Dr Jacob Klimstra
As a regular reader of this magazine, you probably expect the editor’s letter to contain positive information on the benefits of local power generation, and of cogeneration as the preferred technology. Next to that, it would be nice if growing markets for such technologies and even new opportunities were announced.
There is, of course, good news. Some major power companies now see that the future is for integrated energy supply solutions. In countries with a high percentage of renewable electricity, the need for large centralised power plants is rapidly decreasing. Major European cities have interesting plans for an optimum energy supply for their citizens, in which local generation plays an important role.
However, for the past two months I have been heavily involved in meetings concerning fuel quality definition and the legal limits for exhaust gas emissions. The majority of the participants in these meetings consisted of professional committee delegates. I have to admit that, secretly, I started to call them profcoms. Profcoms are familiar with complex bureaucratic language and are adamant about the mandates given to them by their principals. They can spend day after day in meetings and stay happy even when the process is dragging on and on.
For an engineer, such unproductive meetings are a real headache. Engineers are used to putting the facts together and finding solutions to challenges. Physics and mathematics underpin the facts, helping to avoid lengthy discussions based purely on opinion. Nevertheless, engineers are also often sent to profcom meetings. Their bosses expect that sound reasoning based on facts can convince the participants so that optimum solutions are found and fair legislation is obtained. In some cases this really helps. However, problems arise if the profcoms in the meetings lack the background to understand what the engineers mean. With glazed eyes they watch an engineer talking, waiting politely until his or her contribution is over. This happens more and more since universities increasingly produce large numbers of professional bureaucrats. The chairman of the Royal Academy of Science in the Netherlands recently said that, currently, the results of the most important decision processes are the opposite of what a specialist would expect.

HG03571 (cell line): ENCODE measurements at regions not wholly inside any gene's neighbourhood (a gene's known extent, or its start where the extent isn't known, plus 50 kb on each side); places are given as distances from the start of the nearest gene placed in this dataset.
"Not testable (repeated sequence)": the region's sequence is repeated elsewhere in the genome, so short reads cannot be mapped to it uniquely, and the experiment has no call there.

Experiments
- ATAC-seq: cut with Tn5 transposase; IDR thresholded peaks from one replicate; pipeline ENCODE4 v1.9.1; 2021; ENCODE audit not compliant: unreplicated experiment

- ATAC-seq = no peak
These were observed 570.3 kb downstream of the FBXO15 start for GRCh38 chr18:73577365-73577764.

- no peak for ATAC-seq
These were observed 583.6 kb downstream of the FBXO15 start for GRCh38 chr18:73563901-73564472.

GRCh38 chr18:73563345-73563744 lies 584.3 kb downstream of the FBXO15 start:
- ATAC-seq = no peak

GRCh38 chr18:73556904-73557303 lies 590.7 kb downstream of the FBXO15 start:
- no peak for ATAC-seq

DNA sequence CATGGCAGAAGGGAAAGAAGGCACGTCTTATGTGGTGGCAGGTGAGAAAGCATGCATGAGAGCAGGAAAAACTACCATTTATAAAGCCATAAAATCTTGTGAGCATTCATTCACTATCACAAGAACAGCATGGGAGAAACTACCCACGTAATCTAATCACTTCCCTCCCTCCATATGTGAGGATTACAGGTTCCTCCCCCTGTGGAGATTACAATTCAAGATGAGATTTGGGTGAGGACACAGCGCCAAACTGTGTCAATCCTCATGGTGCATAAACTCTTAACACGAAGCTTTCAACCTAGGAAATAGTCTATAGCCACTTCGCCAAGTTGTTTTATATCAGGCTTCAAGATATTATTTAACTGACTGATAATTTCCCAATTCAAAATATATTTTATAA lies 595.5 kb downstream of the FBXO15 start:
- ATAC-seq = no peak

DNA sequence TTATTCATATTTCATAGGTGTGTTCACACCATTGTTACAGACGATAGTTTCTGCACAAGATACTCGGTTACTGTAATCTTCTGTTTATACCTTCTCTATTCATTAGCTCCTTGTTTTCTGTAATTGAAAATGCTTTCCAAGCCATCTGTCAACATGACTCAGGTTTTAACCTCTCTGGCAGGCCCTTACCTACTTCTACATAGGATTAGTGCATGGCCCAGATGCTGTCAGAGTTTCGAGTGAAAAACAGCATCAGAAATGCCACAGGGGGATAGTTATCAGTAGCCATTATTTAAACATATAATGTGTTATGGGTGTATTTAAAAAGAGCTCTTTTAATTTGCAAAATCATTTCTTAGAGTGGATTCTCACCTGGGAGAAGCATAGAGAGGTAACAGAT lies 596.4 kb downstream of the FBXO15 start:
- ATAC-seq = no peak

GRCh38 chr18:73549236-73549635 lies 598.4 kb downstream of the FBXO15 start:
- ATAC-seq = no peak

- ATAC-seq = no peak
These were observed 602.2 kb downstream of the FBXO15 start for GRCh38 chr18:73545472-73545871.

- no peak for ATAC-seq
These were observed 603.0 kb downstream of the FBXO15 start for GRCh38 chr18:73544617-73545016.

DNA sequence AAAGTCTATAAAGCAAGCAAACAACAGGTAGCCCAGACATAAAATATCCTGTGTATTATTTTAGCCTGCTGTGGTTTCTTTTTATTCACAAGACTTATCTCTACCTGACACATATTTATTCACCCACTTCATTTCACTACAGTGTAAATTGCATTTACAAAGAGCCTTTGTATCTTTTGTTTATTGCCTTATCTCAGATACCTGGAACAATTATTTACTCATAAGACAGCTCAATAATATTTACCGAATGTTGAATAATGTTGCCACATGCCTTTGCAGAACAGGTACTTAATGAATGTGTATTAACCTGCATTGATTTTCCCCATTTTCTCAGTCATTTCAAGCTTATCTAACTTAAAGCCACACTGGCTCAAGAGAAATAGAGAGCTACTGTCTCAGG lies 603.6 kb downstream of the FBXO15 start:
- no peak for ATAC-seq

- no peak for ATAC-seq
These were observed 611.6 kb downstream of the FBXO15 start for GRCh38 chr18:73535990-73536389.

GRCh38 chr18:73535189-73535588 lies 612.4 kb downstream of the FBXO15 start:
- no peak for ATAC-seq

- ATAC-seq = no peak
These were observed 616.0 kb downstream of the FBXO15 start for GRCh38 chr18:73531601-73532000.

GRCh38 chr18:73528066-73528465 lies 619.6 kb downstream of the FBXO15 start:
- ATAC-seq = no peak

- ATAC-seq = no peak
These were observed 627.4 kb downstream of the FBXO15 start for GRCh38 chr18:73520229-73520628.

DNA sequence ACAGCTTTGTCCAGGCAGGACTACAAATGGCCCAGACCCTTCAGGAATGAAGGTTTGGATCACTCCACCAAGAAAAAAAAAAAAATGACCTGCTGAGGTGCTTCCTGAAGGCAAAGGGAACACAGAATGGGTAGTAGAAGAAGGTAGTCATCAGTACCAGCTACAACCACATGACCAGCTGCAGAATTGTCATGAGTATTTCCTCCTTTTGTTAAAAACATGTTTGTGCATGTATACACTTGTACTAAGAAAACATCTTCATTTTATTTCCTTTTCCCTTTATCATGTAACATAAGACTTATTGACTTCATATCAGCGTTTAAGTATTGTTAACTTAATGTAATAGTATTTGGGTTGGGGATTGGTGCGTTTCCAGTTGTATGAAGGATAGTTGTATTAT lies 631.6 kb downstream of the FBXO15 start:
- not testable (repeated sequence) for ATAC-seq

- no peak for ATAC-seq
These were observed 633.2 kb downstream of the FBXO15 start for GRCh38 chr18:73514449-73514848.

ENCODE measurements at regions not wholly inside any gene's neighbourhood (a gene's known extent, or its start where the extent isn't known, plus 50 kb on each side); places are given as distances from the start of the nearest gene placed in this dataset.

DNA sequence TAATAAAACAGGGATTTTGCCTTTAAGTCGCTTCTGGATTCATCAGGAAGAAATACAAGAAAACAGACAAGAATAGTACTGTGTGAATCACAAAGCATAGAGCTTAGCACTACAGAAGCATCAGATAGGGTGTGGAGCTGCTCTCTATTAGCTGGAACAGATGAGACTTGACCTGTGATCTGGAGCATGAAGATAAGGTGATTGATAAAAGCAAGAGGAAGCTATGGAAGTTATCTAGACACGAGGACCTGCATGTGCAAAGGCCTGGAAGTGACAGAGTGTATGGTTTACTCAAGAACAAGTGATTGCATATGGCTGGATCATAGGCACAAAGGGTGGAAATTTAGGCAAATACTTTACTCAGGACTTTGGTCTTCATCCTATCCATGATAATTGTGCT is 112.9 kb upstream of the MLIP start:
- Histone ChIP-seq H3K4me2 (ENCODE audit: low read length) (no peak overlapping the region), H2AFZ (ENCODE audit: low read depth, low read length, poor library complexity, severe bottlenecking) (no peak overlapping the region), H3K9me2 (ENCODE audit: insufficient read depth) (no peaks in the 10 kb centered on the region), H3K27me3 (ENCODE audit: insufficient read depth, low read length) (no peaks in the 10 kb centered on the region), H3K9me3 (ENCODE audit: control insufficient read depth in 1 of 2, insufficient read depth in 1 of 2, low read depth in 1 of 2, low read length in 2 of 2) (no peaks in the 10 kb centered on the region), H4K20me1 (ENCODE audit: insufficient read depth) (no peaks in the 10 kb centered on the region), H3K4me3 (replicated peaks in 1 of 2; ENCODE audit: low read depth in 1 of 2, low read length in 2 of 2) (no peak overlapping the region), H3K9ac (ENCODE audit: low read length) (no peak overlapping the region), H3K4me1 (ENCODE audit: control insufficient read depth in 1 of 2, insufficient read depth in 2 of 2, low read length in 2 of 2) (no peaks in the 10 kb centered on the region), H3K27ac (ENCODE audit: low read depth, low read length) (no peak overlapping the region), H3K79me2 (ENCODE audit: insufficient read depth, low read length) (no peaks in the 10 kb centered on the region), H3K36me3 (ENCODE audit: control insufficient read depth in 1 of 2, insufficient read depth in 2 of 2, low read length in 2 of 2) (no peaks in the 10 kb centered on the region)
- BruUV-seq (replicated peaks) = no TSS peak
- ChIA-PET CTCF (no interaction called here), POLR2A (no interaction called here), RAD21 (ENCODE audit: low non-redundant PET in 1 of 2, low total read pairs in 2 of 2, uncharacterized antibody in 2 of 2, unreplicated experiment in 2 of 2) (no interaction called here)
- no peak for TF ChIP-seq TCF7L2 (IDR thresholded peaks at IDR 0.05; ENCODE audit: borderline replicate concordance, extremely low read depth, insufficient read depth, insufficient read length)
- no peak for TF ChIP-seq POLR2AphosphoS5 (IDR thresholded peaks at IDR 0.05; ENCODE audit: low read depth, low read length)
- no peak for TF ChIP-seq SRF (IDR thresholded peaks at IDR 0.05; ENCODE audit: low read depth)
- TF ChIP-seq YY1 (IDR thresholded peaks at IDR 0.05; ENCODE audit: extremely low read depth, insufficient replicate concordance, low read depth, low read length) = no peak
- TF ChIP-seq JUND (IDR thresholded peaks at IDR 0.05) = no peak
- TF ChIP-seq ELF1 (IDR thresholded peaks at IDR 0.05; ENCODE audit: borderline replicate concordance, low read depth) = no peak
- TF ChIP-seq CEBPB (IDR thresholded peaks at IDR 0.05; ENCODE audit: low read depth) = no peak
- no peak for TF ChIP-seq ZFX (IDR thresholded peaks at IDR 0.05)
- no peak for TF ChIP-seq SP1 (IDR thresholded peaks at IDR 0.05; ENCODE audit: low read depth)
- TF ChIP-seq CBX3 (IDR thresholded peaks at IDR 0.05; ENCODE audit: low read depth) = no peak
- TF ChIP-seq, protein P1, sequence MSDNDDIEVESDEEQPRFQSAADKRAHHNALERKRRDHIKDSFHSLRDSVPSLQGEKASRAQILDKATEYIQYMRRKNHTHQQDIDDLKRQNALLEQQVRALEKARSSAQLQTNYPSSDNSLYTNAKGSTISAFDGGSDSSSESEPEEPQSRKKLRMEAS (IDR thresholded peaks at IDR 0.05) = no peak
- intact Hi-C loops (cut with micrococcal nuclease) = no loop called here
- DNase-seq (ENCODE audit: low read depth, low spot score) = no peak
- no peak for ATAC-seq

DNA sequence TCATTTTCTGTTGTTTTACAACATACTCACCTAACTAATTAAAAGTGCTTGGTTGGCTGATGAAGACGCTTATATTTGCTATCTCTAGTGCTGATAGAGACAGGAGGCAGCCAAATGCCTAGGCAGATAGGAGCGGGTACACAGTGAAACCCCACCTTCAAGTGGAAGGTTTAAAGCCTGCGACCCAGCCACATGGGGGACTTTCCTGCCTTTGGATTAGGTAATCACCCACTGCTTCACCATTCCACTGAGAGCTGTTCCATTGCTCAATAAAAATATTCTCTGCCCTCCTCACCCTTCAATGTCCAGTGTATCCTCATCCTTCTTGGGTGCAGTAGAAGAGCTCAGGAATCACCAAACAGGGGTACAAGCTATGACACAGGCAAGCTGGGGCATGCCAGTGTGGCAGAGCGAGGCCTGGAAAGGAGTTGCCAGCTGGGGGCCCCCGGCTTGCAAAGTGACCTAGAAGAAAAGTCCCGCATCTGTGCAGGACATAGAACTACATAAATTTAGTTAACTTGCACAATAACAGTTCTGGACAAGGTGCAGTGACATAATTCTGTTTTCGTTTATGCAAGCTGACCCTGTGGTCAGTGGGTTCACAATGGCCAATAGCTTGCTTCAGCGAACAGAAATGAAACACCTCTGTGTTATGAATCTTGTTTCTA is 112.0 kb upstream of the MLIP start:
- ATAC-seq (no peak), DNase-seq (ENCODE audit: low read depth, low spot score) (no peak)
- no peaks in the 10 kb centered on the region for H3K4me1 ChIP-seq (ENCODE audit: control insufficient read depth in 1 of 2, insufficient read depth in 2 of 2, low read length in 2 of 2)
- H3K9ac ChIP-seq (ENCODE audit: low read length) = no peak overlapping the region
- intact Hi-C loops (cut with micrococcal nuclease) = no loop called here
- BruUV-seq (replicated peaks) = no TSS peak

Let me just mention a few examples. For some special applications of local generation, a typical type of prime mover such as a dual-fuel engine is required to warrant reliable operation under difficult circumstances, such as natural gas supply interruptions. The impact of such machines on a local and national emission level is so low that it cannot even be expressed in percentages. Yet it appears very difficult to make legal exceptions to compliance with the general emissions legislation for such installations, notwithstanding their crucial role for society. Official procedures hamper the possibility of creating a reasonable solution.
Another example is the discussion about gas quality. Gas suppliers want to be allowed to put almost any type of gas into the pipelines without taking into account issues arising from poorer performance and higher emissions in gas applications. Especially sudden changes in gas quality can cause knocking in engines or complete misfiring in turbines, resulting in immediate trips. Studies have shown that the costs of creating a good gas quality range are minor compared with the negative effects of a wide gas composition range for all gas customers. Yet the profcoms of the gas suppliers refuse to accept that the quality of a product should be determined by the customers, and by the customers only.
Notwithstanding my lamentations, there are reasons to stay very optimistic about the future for on-site generation and cogeneration. Their positive contribution to an efficient and reliable power supply is utterly clear.
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